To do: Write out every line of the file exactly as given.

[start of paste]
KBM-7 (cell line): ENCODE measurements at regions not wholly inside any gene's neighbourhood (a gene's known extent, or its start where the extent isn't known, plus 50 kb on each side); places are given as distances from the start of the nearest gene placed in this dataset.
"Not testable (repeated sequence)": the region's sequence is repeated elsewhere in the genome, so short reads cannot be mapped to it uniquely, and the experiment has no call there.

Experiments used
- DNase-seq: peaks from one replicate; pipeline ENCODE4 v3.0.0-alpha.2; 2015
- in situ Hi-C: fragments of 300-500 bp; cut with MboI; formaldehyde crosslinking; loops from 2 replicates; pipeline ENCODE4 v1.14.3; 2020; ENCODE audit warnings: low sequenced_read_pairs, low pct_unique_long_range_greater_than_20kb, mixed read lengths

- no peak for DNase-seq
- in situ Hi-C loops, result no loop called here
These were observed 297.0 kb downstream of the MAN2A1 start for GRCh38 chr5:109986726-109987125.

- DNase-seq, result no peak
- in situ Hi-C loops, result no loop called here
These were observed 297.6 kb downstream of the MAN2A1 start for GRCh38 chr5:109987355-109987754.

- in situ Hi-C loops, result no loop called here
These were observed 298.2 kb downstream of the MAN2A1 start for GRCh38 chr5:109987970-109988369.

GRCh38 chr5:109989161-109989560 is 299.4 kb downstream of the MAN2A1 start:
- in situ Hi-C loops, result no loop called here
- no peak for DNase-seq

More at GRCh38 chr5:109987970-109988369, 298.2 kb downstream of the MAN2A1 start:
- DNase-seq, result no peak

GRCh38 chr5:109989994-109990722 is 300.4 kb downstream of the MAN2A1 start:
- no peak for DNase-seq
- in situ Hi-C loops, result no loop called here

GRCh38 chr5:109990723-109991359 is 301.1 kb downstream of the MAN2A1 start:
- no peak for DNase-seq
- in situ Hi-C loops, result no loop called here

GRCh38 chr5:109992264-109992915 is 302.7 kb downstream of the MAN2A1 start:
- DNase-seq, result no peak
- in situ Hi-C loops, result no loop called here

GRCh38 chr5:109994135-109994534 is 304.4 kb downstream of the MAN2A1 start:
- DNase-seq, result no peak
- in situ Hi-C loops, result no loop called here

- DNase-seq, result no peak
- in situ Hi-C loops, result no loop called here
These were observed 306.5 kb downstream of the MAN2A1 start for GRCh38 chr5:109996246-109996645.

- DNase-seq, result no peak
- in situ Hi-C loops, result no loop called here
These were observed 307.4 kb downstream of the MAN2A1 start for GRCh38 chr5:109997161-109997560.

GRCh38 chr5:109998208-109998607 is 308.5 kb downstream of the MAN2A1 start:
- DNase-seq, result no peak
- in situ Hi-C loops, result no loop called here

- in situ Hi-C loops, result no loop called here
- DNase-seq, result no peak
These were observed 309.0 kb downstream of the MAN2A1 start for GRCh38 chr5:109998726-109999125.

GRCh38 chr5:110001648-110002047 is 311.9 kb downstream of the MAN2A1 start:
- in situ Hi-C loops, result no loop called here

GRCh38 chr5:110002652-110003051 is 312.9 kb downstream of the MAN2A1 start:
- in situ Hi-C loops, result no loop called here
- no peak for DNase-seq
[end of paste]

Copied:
KBM-7 (cell line): ENCODE measurements at regions not wholly inside any gene's neighbourhood (a gene's known extent, or its start where the extent isn't known, plus 50 kb on each side); places are given as distances from the start of the nearest gene placed in this dataset.
"Not testable (repeated sequence)": the region's sequence is repeated elsewhere in the genome, so short reads cannot be mapped to it uniquely, and the experiment has no call there.

Experiments used
- DNase-seq: peaks from one replicate; pipeline ENCODE4 v3.0.0-alpha.2; 2015
- in situ Hi-C: fragments of 300-500 bp; cut with MboI; formaldehyde crosslinking; loops from 2 replicates; pipeline ENCODE4 v1.14.3; 2020; ENCODE audit warnings: low sequenced_read_pairs, low pct_unique_long_range_greater_than_20kb, mixed read lengths

- no peak for DNase-seq
- in situ Hi-C loops, result no loop called here
These were observed 297.0 kb downstream of the MAN2A1 start for GRCh38 chr5:109986726-109987125.

- DNase-seq, result no peak
- in situ Hi-C loops, result no loop called here
These were observed 297.6 kb downstream of the MAN2A1 start for GRCh38 chr5:109987355-109987754.

- in situ Hi-C loops, result no loop called here
These were observed 298.2 kb downstream of the MAN2A1 start for GRCh38 chr5:109987970-109988369.

GRCh38 chr5:109989161-109989560 is 299.4 kb downstream of the MAN2A1 start:
- in situ Hi-C loops, result no loop called here
- no peak for DNase-seq

More at GRCh38 chr5:109987970-109988369, 298.2 kb downstream of the MAN2A1 start:
- DNase-seq, result no peak

GRCh38 chr5:109989994-109990722 is 300.4 kb downstream of the MAN2A1 start:
- no peak for DNase-seq
- in situ Hi-C loops, result no loop called here

GRCh38 chr5:109990723-109991359 is 301.1 kb downstream of the MAN2A1 start:
- no peak for DNase-seq
- in situ Hi-C loops, result no loop called here

GRCh38 chr5:109992264-109992915 is 302.7 kb downstream of the MAN2A1 start:
- DNase-seq, result no peak
- in situ Hi-C loops, result no loop called here

GRCh38 chr5:109994135-109994534 is 304.4 kb downstream of the MAN2A1 start:
- DNase-seq, result no peak
- in situ Hi-C loops, result no loop called here

- DNase-seq, result no peak
- in situ Hi-C loops, result no loop called here
These were observed 306.5 kb downstream of the MAN2A1 start for GRCh38 chr5:109996246-109996645.

- DNase-seq, result no peak
- in situ Hi-C loops, result no loop called here
These were observed 307.4 kb downstream of the MAN2A1 start for GRCh38 chr5:109997161-109997560.

GRCh38 chr5:109998208-109998607 is 308.5 kb downstream of the MAN2A1 start:
- DNase-seq, result no peak
- in situ Hi-C loops, result no loop called here

- in situ Hi-C loops, result no loop called here
- DNase-seq, result no peak
These were observed 309.0 kb downstream of the MAN2A1 start for GRCh38 chr5:109998726-109999125.

GRCh38 chr5:110001648-110002047 is 311.9 kb downstream of the MAN2A1 start:
- in situ Hi-C loops, result no loop called here

GRCh38 chr5:110002652-110003051 is 312.9 kb downstream of the MAN2A1 start:
- in situ Hi-C loops, result no loop called here
- no peak for DNase-seq